Bev (oz6934)

 

Bev (oz6934) by Tom Norton from Model Aircraft 1956 - plan thumbnail

About this Plan

Bev. Control line sport trainer model.

Quote: "A sturdy control line trainer for .75 diesels. Bev, by Tom Norton.

Its rugged construction makes this model an ideal C/L trainer, and the Mills 0.75 diesel gives it a lively performance. As a matter of interest Bev is the prototype of a series of similar models - all successful - the latest having flaps in addition to elevator control.

Wings: The model's generally unorthodox, though simple, construction makes it necessary for the wings to be built up first. The leading edges are from 1/4 in square balsa, gradually tapering to 1/8 in at the tips. Now add the ribs, ensuring that the lead-out holes in the port ribs are correctly aligned. Fit bell-crank ply mount between ribs R1. After fixing the crank to the mount, the lead-outs and push rod are soldered in position. Now cover the centre section with 1/16 in sheet. Finally, sand the wing tips to shape and affix the lead weight to the starboard wing as shown.

Fuselage: The entire fuselage is from 1/16 in sheet, the sides being pierced at the correct position to receive the one-piece wing. The sides are then cemented to the sheet centre section of the wing. Formers F2 and F3 can be added, with the engine bearers in the correct position. As the air intake on the Mills 0.75 would be half covered by F2, cut out a small square to clear the venturi in both F2 and the fuselage side.

Next, postion the remaining formers and fit the built up wedge-shaped stunt tank. The lower vent passes right through the centre-section and overflows below the fuselage.

Now the tail unit can be assembled, sanded to shape, and cemented to the fuselage. Also at this stage add the remaining fuselage sheeting and the cockpit cover.

At the other end of the fuselage, the soft balsa block cowling can now be cemented lightly in position to hold it while sanding to shape. After sanding, the cowling can be removed and the engine installed before finally recementing in place.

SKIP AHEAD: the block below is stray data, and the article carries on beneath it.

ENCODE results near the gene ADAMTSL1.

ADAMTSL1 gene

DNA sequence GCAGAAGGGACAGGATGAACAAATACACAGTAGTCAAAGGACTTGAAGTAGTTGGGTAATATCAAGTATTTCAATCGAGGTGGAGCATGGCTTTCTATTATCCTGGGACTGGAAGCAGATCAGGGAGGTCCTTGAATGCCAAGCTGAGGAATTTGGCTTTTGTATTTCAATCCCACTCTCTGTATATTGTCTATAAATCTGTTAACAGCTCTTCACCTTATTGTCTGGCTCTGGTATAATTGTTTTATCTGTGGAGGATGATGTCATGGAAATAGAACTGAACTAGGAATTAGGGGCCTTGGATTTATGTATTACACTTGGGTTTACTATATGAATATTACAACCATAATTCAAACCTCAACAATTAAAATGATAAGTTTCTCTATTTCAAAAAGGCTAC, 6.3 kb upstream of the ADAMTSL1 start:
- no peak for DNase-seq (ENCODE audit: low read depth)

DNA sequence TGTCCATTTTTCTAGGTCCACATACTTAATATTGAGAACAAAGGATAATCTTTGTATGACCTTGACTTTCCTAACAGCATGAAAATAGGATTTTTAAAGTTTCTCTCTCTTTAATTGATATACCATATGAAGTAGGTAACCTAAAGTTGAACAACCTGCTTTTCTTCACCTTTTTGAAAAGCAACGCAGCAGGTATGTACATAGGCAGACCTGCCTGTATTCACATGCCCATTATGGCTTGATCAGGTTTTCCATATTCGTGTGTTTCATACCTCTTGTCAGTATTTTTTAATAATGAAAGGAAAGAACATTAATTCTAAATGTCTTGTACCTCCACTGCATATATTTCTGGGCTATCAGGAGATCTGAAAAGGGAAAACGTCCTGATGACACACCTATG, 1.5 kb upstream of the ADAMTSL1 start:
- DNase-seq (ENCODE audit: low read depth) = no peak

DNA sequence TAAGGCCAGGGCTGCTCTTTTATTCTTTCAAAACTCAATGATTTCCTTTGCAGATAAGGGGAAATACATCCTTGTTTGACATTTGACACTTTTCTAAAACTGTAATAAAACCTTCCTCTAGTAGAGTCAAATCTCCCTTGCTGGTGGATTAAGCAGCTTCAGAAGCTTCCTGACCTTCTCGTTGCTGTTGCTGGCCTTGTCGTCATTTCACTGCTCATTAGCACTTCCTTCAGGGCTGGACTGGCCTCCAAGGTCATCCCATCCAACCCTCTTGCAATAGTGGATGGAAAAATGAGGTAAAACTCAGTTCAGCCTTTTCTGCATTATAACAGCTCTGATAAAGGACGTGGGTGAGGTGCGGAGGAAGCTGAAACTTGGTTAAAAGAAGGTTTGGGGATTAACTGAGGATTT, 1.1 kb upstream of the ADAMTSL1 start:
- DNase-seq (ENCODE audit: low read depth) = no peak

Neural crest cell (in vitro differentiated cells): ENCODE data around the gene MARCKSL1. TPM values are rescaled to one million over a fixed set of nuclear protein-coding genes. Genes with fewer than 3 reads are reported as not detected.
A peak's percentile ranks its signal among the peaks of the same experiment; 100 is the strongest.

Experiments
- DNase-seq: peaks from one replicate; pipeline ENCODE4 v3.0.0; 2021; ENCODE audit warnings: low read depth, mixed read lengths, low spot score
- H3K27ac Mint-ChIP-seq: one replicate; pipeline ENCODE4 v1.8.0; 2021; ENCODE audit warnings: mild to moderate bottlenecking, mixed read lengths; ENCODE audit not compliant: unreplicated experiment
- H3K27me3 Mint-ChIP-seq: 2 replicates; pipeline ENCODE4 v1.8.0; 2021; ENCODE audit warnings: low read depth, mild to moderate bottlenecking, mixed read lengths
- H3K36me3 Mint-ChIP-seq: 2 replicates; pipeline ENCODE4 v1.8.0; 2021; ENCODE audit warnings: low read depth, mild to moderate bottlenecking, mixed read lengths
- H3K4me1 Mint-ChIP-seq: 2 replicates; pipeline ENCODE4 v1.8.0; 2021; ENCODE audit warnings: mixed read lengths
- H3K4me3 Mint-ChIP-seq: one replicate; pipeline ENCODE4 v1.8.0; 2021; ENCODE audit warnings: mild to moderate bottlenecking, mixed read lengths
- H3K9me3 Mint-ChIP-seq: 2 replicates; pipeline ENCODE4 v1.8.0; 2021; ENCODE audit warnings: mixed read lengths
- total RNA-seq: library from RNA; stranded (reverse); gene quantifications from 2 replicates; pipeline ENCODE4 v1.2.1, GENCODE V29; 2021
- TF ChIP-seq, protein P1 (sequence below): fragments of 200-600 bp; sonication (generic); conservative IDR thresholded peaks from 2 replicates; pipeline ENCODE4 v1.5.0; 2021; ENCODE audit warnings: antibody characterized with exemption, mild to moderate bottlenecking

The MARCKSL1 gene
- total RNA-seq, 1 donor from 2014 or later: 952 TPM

Heavyweight Modelspan is suitable for covering the wing, and light-weight for the fuselage. Alternatively, the latter may be treated with sealer and sanded smooth. If necessary a weight can be added to the rear fuselage to bring the CG into the correct position. A 6-1/2 x 7 prop gives good results and the model flies well on 30-ft lines. "

Direct submission to Outerzone.

Update 23/03/2016: Article page & model photos added, thanks to RFJ.

Supplementary file notes

Article.

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Bev (oz6934) by Tom Norton from Model Aircraft 1956 - model pic

Datafile:
  • (oz6934)
    Bev
    by Tom Norton
    from Model Aircraft
    January 1956 
    18in span
    IC C/L
    clean :)
    all formers complete :)
    got article :)
  • Submitted: 02/08/2015
    Filesize: 235KB
    Format: • PDFbitmap
    Credit*: JoeFergusson

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Notes

* Credit field

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Scaling

This model plan (like all plans on Outerzone) is supposedly scaled correctly and supposedly will print out nicely at the right size. But that doesn't always happen. If you are about to start building a model plane using this free plan, you are strongly advised to check the scaling very, very carefully before cutting any balsa wood.

 

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